JCP&L has filed a petition with the BPU requesting that the BPU issue a bondable stranded costs rate order authorizing the issuance of up to $277 million of transition bonds by the Special Purpose Issuer. The transition bonds will be secured by the TBC revenue stream and the bondable transition property (“BTP”), which is the statutory and regulatory right to collect the TBC. JCP&L will transfer its interest in the BTP to the Special Purpose Issuer in exchange for the net proceeds from the issuance of the transition bonds. The transfer will be treated as a true sale, and the Special Purpose Issuer will be structured as a bankruptcy remote assignee. As a result, the TBC and BTP will be isolated from any credit risk associated with JCP&L. The transition bonds will constitute a debt only of the Special Purpose Issuer. Neither the state of New Jersey nor JCP&L will have any liability with regard to the transition bonds.
JCP&L will act as the servicer of the TBC revenue stream and in this capacity will, among other things: (1) Bill customers and make collections on behalf of the Special Purpose Issuer, and (2) file with the BPU for periodic adjustments to the TBC to achieve a level which allows for payment of all debt service and full recovery of amounts authorized by the BPU. JCP&L may, subject to certain conditions, subcontract with other companies to carry out some of its servicing responsibilities. JCP&L expects that the servicing agreement will remain in effect until the legal final maturity of the transition bonds, which will not exceed seventeen years.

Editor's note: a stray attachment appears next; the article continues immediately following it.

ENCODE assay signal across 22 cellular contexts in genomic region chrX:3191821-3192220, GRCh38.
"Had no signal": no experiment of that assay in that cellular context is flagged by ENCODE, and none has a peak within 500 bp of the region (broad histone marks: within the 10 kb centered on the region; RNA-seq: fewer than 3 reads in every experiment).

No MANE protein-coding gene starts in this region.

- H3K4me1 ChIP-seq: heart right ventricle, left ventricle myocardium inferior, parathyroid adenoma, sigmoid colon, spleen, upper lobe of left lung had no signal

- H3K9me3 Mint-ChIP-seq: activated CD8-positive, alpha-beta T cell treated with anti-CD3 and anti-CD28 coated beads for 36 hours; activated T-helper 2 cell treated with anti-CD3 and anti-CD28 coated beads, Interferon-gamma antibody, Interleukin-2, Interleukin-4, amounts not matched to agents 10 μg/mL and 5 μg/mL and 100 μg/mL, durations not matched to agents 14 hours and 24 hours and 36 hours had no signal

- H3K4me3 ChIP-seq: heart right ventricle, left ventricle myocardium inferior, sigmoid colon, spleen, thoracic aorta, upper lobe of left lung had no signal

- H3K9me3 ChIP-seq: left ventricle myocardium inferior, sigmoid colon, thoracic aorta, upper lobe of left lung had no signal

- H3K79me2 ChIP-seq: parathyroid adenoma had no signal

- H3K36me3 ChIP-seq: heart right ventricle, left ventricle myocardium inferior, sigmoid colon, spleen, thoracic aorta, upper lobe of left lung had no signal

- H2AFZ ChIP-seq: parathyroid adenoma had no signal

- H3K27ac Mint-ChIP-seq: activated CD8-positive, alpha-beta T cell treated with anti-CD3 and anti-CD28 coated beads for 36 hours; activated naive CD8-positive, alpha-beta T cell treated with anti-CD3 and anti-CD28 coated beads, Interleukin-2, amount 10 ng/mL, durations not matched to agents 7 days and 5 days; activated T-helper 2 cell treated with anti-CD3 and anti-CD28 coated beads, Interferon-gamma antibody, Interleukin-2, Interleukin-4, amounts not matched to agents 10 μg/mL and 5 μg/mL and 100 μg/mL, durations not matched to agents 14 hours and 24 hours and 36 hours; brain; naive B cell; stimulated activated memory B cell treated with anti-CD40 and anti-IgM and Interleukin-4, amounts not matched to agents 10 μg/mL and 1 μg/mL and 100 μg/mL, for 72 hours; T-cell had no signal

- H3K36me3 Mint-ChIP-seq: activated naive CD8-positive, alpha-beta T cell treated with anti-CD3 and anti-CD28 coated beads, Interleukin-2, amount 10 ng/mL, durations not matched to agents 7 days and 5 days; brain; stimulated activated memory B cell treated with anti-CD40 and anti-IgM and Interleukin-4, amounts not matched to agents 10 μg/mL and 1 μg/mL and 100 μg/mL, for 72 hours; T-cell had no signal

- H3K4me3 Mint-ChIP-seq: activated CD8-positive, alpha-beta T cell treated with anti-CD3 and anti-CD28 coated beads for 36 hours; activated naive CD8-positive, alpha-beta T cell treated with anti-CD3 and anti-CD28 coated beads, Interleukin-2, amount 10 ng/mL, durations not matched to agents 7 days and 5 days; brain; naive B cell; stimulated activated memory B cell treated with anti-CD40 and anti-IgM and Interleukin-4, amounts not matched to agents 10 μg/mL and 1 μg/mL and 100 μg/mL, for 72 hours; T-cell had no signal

JCP&L will receive a servicing fee for its servicing activities and reimbursement for certain of its expenses. JCP&L's servicing fee will be set at an amount equal to no more than 0.125% of the initial principal amount of the transition bonds. This fee may not reflect JCP&L's actual costs of providing the services and may not meet the “at cost” requirements of the Act. JCP&L states that the rating agencies will require that the servicing fee be set at a level comparable to one negotiated at arm's-length and which would be reasonable and sufficient for a similarly situated third party performing similar services. JCP&L maintains that to do otherwise would most likely lower the credit rating of the transition bonds. This arm's length fee assures that the Special Purpose Issuer would be able to operate independently and strengthens the position that it is a bankruptcy remote entity.Start Signature
For the Commission, by the Division of Investment Management, pursuant to delegated authority.
Jill M. Peterson,
1. The formation of the Special Purpose Issuer by JCP&L and JCP&L's acquisition of the common stock of the Special Purpose Issuer, along with the Special Purpose Issuer's issuance of the transition bonds and, if necessary, related hedge agreements was authorized by an order of the Commission dated June 30, 2003. See Holding Company Act Rel. 35-27694.Back to Citation
2. JCP&L has reserved the right to appeal any decision of the BPU regarding the amount of costs it is allowed to recover. As a result, the initial principal balance of the transition bonds that may be issued by the Special Purpose Issuer may be as high as $400 million.Back to Citation
[FR Doc. 04-5210 Filed 3-8-04; 8:45 am]
BILLING CODE 8010-01-P